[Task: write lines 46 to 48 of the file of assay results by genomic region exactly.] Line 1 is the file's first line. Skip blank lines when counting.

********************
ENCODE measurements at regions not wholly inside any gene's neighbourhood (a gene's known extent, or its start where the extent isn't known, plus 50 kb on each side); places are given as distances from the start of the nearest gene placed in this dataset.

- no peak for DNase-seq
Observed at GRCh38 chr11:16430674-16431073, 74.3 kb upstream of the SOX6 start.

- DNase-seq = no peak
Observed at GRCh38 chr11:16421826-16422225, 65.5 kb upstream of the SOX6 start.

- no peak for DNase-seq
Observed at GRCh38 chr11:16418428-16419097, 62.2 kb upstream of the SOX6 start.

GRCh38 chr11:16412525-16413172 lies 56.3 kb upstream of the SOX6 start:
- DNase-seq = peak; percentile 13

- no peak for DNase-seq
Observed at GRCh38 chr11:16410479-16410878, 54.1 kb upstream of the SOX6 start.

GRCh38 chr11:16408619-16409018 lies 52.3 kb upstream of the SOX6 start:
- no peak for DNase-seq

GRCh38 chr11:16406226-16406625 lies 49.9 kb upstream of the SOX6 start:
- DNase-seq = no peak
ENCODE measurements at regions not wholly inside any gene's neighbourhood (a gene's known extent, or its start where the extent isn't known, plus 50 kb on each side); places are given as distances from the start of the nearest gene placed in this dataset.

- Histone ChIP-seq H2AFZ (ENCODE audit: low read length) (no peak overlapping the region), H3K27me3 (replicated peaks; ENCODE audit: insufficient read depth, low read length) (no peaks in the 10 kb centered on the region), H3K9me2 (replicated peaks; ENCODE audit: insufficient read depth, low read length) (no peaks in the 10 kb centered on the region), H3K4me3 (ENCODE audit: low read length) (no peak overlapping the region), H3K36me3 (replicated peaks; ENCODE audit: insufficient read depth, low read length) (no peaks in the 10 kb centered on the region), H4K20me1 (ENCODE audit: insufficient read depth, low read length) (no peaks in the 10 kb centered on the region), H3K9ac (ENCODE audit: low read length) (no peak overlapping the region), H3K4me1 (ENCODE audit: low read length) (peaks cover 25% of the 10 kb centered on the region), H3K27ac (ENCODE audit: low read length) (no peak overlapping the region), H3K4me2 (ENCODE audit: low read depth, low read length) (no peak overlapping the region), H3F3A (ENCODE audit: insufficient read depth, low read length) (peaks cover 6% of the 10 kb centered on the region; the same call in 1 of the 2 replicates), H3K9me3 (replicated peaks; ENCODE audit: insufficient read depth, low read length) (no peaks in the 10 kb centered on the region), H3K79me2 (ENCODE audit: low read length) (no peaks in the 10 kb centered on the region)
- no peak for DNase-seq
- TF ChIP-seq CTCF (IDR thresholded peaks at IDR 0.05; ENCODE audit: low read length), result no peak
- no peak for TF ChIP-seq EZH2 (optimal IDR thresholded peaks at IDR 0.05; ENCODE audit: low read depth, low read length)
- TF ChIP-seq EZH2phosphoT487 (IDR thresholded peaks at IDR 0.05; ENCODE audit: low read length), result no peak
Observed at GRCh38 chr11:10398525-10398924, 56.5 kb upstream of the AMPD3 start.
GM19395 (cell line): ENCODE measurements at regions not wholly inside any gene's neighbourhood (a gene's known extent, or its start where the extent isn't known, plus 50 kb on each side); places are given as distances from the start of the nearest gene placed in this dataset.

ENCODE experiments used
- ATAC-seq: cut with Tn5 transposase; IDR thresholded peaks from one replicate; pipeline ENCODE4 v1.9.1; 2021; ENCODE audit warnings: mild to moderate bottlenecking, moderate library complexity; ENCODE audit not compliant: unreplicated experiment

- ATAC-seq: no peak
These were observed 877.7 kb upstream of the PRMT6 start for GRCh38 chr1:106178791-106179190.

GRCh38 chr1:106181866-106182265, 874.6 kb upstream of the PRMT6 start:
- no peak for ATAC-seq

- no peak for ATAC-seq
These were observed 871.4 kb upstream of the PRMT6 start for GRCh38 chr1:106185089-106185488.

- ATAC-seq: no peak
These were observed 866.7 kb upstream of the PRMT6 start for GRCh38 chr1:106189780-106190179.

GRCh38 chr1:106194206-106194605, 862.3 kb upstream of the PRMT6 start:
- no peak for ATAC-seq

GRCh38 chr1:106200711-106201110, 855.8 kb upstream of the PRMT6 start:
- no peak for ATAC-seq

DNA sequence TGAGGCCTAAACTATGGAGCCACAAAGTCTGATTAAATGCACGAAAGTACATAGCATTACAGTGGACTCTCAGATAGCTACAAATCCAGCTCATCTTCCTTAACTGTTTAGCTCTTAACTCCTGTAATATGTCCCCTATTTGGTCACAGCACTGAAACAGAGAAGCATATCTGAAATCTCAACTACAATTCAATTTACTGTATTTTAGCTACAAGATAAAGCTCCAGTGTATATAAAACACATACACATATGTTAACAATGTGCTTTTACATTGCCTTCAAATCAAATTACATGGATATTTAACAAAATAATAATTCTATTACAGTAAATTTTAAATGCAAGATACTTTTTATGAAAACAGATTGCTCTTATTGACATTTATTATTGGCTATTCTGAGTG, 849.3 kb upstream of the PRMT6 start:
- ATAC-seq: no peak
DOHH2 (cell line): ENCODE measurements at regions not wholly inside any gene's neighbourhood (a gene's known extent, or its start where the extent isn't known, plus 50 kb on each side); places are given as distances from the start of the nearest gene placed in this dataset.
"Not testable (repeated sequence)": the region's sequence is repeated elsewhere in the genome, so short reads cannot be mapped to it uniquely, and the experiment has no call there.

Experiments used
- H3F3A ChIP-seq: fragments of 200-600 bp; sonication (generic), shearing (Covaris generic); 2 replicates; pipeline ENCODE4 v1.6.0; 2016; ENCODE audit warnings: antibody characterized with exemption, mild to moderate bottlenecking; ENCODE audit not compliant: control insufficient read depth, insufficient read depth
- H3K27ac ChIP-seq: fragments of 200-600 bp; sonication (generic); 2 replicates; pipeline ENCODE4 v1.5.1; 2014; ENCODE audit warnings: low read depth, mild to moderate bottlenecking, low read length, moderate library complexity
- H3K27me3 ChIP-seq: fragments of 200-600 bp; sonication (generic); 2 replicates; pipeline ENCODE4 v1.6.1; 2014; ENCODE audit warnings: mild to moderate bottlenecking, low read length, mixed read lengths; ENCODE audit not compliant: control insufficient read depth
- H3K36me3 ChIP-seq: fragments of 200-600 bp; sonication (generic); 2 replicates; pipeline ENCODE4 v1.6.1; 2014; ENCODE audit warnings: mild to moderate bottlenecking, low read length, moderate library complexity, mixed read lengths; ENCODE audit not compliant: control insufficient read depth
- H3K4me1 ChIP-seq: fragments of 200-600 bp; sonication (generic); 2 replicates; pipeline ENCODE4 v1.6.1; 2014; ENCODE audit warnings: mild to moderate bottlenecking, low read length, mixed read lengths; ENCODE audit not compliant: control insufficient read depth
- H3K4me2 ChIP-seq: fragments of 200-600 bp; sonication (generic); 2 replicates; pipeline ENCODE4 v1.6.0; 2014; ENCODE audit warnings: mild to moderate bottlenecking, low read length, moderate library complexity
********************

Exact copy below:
- H3K36me3 ChIP-seq: fragments of 200-600 bp; sonication (generic); 2 replicates; pipeline ENCODE4 v1.6.1; 2014; ENCODE audit warnings: mild to moderate bottlenecking, low read length, moderate library complexity, mixed read lengths; ENCODE audit not compliant: control insufficient read depth
- H3K4me1 ChIP-seq: fragments of 200-600 bp; sonication (generic); 2 replicates; pipeline ENCODE4 v1.6.1; 2014; ENCODE audit warnings: mild to moderate bottlenecking, low read length, mixed read lengths; ENCODE audit not compliant: control insufficient read depth
- H3K4me2 ChIP-seq: fragments of 200-600 bp; sonication (generic); 2 replicates; pipeline ENCODE4 v1.6.0; 2014; ENCODE audit warnings: mild to moderate bottlenecking, low read length, moderate library complexity